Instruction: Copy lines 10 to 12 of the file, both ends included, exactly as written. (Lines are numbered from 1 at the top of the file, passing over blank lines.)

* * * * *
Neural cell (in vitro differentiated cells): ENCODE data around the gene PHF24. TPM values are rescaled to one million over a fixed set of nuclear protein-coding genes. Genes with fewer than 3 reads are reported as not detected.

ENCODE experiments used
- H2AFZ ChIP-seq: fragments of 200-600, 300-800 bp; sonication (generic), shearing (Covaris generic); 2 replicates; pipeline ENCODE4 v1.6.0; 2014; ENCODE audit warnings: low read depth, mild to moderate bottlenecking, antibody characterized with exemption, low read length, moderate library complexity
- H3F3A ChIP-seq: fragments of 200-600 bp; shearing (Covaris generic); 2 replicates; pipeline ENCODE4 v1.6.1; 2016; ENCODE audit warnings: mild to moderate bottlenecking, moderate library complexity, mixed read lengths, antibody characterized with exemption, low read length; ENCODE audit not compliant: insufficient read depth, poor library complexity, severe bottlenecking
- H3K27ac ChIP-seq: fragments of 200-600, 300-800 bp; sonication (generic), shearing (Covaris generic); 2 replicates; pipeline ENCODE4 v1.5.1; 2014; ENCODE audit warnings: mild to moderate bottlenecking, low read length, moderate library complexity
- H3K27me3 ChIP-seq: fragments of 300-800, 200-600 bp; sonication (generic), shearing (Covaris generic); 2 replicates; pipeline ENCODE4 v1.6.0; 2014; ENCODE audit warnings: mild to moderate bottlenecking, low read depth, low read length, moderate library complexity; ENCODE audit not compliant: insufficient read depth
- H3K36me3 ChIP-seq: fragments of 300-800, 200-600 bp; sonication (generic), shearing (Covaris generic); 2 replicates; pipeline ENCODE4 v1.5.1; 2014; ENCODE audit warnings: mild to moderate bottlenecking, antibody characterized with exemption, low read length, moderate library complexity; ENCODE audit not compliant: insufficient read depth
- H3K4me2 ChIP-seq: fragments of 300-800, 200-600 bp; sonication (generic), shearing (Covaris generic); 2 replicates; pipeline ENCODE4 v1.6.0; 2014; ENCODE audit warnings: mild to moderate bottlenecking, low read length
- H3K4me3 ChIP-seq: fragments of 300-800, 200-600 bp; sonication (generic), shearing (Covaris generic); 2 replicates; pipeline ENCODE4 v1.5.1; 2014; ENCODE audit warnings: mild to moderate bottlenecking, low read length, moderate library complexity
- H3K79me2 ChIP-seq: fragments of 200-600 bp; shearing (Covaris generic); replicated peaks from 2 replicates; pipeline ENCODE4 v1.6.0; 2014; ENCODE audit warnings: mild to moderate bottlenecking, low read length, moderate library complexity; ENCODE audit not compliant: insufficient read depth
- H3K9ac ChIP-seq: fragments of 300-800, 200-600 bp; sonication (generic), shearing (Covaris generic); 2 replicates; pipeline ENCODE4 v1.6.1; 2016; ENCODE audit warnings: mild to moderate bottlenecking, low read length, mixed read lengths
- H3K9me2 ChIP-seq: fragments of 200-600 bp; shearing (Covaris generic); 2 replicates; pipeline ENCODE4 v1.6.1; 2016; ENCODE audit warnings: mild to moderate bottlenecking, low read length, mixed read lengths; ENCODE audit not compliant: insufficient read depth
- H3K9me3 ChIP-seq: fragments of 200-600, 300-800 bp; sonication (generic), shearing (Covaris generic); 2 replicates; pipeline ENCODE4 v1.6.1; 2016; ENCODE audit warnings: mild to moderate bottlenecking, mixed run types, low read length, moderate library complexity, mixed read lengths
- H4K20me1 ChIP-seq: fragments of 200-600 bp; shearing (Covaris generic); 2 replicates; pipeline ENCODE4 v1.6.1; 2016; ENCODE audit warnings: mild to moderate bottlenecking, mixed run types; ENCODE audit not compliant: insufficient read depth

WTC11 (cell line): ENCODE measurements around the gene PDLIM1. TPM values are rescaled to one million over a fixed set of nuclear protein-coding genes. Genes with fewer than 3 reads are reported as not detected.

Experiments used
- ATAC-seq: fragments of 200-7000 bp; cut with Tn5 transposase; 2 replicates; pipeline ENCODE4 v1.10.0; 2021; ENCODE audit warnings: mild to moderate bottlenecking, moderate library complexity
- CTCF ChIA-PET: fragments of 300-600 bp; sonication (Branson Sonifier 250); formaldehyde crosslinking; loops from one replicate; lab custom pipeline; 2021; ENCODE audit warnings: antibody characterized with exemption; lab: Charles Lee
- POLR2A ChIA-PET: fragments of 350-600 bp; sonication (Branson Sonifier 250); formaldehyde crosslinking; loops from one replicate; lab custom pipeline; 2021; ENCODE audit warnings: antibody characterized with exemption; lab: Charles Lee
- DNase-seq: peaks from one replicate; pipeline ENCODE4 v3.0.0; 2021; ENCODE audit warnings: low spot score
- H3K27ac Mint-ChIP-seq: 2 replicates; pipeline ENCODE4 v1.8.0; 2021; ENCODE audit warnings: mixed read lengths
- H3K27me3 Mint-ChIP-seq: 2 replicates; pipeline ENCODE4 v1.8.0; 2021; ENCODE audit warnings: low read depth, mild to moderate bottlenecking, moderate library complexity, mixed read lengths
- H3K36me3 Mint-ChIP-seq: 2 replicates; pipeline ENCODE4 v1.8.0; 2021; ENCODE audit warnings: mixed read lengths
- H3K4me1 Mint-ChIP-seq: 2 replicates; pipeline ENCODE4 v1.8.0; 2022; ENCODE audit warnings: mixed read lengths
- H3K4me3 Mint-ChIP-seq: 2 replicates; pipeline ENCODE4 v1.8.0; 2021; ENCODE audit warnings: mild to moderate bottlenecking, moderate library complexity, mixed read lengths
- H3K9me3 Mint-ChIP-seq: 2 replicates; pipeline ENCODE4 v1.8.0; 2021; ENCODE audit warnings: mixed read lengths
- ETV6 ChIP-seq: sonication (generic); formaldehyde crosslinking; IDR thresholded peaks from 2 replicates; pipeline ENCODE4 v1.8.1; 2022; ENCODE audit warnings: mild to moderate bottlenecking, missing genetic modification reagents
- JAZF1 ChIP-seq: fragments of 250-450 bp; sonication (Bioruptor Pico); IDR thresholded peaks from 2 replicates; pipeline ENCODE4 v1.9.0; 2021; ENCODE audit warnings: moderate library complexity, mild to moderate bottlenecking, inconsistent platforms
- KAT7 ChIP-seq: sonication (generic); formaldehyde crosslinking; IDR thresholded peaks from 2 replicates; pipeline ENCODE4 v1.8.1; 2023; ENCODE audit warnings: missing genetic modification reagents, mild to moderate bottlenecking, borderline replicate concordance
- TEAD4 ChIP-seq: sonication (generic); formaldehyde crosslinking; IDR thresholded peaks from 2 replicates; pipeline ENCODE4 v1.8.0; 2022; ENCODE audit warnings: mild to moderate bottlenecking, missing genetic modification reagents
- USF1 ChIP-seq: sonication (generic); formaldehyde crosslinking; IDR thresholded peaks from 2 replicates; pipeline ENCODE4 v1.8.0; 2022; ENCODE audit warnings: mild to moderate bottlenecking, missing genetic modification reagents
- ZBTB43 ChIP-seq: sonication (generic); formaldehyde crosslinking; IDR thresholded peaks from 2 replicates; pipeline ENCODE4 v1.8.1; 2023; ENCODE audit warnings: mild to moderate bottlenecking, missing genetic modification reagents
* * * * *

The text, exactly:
- H3K79me2 ChIP-seq: fragments of 200-600 bp; shearing (Covaris generic); replicated peaks from 2 replicates; pipeline ENCODE4 v1.6.0; 2014; ENCODE audit warnings: mild to moderate bottlenecking, low read length, moderate library complexity; ENCODE audit not compliant: insufficient read depth
- H3K9ac ChIP-seq: fragments of 300-800, 200-600 bp; sonication (generic), shearing (Covaris generic); 2 replicates; pipeline ENCODE4 v1.6.1; 2016; ENCODE audit warnings: mild to moderate bottlenecking, low read length, mixed read lengths
- H3K9me2 ChIP-seq: fragments of 200-600 bp; shearing (Covaris generic); 2 replicates; pipeline ENCODE4 v1.6.1; 2016; ENCODE audit warnings: mild to moderate bottlenecking, low read length, mixed read lengths; ENCODE audit not compliant: insufficient read depth